Then one day I just felt fed up with tampons. I’m going to skip the gory details {I’m sure you can insert a few of your own non-awesome experiences here}, and decided to go for it. I tried the cup. In the middle of my cycle. It was slightly bumpy at first. I was lucky to have a small private online forum of friends where I could ask embarrassing questions (thank you, Green Phone Booth bloggers!). But by my second cycle I was sold. During those first few cycles, I never had any major snafus or problems, but there was a slight learning curve. By my third cycle I felt completely comfortable with the cup. Since the cup can be worn for 12 hours at a time, except for on my heaviest day (when I sometimes have to empty it every 8 hours), I think about my period exactly two times a day: when I shower in the morning and when I get ready for bed at night. It’s awesome. I’ve also noticed that my cramping has decreased significantly. Remember the first time you tried a tampon and thought, whoa, I am never using disposable pads again? That’s how I feel about tampons now after using the cup. I’ll never go back.

The Diva Cup is made of medical-grade silicone (no additivies) and comes in two sizes. Other popular brands of menstrual cups include Lunette, Moon Cup, and the Keeper (made of natural rubber).

Update (9 Feb 2017): A few months ago I trimmed off the stem of my Diva Cup. It was the one thing that sometimes bothered me a little when I was wearing the cup. Sometimes I had to reinsert it to get it high enough to not feel the stem. Anyway, I was worried about trimming off the stem, but it turned out to be no big deal and now I love my cup even more. It's like it's not even there. If you rely on the stem to get the cup out, then you might not want to trim it. I always ended up pinching the bottom of the cup itself to break the suction so I don't miss the stem. If the stem occasionally bothers you, trim it! 

Step 4: Switch to reusable cloth pads.

For several months I kept using disposable liners with my cup as insurance. But that seemed wasteful, especially since most of the time I didn’t even need the liner, so as I reached the end of a box of NatraCare liners, I looked for a reusable solution. After consulting with my fellow eco-friendly bloggers, I decided to try LunaPads. I really like their cloth liners and now have enough to get me through one cycle (I use one per day). They are so much more comfortable than wearing a disposable liner. I mean, there’s no adhesive, for heaven’s sake. Need I say more? Plus they feel like cloth underwear rather than paper. They are no big deal to wash. I throw them in with my cloth wipes or even just a regular load. You can soak them (I’m sure you have plenty of experience dealing with blood stains), but I don’t since I don’t’ care about staining. If you are using pads exclusively (with no cup), your washing routine will be a bit more high-maintenance. There are numerous other manufacturers of reusable pads besides LunaPads, such as GladRags and Sckoon Organic, as well as dozens of Etsy shops. For the ultimate eco-option, you can also make your own!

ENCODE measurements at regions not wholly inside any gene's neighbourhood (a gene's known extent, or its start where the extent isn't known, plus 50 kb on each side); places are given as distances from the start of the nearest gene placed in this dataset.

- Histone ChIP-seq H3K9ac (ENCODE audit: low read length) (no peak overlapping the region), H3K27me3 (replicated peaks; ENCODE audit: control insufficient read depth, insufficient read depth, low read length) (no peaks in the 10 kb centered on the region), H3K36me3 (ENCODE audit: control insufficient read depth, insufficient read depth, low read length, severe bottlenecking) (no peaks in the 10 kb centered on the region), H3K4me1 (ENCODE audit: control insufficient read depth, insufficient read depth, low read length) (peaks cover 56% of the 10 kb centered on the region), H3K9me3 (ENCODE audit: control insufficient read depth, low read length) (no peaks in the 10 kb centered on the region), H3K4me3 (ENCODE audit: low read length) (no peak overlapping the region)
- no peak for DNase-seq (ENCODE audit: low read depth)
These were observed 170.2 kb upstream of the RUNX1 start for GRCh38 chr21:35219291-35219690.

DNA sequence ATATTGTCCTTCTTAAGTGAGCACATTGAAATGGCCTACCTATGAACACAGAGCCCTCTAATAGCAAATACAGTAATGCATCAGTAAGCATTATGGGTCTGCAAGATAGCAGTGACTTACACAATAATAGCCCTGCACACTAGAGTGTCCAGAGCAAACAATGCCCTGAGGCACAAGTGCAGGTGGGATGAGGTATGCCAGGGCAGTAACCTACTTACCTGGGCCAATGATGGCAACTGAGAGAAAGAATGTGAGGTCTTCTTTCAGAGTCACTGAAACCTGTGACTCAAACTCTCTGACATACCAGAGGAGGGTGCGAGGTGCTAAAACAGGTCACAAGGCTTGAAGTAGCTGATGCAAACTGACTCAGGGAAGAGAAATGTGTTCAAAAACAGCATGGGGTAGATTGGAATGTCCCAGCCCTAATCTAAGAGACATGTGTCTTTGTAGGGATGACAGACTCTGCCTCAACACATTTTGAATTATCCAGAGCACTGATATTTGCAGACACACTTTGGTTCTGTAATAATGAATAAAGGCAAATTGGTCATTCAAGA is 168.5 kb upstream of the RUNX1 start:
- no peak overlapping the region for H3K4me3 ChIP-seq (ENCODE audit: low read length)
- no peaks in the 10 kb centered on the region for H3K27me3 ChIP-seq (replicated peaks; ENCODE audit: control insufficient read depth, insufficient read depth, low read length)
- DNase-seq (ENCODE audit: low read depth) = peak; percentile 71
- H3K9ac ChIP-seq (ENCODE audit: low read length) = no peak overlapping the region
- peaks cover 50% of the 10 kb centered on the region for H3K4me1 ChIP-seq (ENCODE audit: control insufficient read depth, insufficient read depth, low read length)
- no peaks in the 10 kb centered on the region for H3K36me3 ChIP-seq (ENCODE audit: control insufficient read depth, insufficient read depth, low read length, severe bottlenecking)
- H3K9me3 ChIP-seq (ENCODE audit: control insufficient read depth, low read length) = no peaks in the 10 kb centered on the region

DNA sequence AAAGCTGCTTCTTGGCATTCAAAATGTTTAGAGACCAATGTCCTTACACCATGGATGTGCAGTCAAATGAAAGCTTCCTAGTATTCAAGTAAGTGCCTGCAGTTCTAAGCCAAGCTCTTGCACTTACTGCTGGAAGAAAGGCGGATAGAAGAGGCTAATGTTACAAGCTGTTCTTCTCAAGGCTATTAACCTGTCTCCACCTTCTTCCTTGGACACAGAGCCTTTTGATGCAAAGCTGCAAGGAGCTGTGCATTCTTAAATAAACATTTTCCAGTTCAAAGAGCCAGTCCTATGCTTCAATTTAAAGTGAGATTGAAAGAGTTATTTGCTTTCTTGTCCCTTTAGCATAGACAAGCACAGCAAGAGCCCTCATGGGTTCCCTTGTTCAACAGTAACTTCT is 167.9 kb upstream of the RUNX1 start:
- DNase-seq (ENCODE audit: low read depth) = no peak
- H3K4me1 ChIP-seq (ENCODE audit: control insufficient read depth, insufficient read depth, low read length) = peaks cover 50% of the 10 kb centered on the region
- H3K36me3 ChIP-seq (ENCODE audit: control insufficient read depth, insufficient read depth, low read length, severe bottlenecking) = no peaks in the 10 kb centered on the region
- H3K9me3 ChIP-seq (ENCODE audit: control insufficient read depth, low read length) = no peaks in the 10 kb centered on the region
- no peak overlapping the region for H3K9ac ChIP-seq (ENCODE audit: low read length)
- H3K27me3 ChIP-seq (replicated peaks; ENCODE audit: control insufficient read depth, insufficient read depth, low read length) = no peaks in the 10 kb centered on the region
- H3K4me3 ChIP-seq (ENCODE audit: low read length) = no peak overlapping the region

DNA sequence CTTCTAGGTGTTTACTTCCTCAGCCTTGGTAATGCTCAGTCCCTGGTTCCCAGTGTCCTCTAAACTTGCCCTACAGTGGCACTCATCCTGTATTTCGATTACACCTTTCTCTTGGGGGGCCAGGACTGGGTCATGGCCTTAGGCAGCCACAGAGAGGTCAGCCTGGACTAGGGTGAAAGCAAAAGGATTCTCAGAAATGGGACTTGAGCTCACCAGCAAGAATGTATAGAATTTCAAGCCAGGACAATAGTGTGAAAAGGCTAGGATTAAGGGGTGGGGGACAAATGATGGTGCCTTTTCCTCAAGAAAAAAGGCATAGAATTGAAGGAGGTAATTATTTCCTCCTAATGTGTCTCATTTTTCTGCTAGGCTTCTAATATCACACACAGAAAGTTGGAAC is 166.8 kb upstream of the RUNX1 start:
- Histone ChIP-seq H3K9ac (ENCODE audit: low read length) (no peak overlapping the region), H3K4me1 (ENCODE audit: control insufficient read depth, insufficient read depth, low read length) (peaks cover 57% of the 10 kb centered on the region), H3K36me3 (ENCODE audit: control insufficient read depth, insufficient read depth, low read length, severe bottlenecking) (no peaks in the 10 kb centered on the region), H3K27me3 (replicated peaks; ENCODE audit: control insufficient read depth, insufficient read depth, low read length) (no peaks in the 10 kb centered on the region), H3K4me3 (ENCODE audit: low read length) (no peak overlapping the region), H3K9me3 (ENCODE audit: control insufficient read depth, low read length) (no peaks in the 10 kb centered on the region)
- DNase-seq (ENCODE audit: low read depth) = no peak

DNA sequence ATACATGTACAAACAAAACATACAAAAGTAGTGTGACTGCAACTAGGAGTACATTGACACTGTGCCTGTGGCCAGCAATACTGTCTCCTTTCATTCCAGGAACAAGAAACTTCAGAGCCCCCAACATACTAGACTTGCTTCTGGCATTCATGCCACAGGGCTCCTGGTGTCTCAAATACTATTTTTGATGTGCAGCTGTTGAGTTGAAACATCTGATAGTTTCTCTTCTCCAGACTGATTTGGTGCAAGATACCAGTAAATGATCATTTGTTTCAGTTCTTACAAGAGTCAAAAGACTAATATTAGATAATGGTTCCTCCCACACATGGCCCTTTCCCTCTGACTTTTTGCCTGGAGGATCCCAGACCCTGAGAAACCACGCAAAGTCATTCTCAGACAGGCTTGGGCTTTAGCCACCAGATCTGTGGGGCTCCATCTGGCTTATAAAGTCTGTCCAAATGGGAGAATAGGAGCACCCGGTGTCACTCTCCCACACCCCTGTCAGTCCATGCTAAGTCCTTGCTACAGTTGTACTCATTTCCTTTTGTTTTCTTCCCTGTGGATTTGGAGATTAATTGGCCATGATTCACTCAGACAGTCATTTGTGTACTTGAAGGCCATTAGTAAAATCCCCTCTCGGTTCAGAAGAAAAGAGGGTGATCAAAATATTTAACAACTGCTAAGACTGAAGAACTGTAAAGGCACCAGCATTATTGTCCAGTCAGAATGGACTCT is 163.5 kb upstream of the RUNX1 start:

If you are interested in trying a reusable cloth pad, Lunapads offers first time customers 1 Lunapads Pantyliner sample for just $5 shipping & handling -- plus, you’ll receive a coupon for $5 off your next order (some conditions apply). Get your free sample here: http://lunapads.com/sample. This is how I first tried LunaPads. Note that the sample liner is the teeny size (6" long). I chose to purchase the mini size (8") for my week supply, but I still use the teeny one as well.

Will you make the switch to less toxic menstrual products?

So that’s it! I use a Diva Cup menstrual cup with LunaPad cloth liners (note that many cup users are so confident in their cups that they use only their cup with no liner). By using these products I reduce the amount of trash I send to the landfills and keep toxic chemicals away from my sensitive areas. If reusable products aren’t for you, consider switching to non-toxic menstrual products such as NatraCare tampons and pads, which are free from pesticides and dioxins. If you do continue using conventional brands, be sure to seek unscented and fragrance-free products to minimize your exposure to undisclosed and potentially harmful chemicals.

If you have questions, you can leave them below, or you can email me privately.

Check out these posts by my fellow green bloggers for additional experiences with reusable menstrual products:

Related Posts

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Disclosure: I was not given any of these products for review. All products reviewed in this post were purchased by me, and all opinions are my own. This post may contain affiliate links. Your purchase via these links helps support my blog. Thank you for your support. Read my full disclosure policy here.

1 comment:

  1. You know how I love my mestrual cup! Thanks for the great research. Will be pinning this for sure.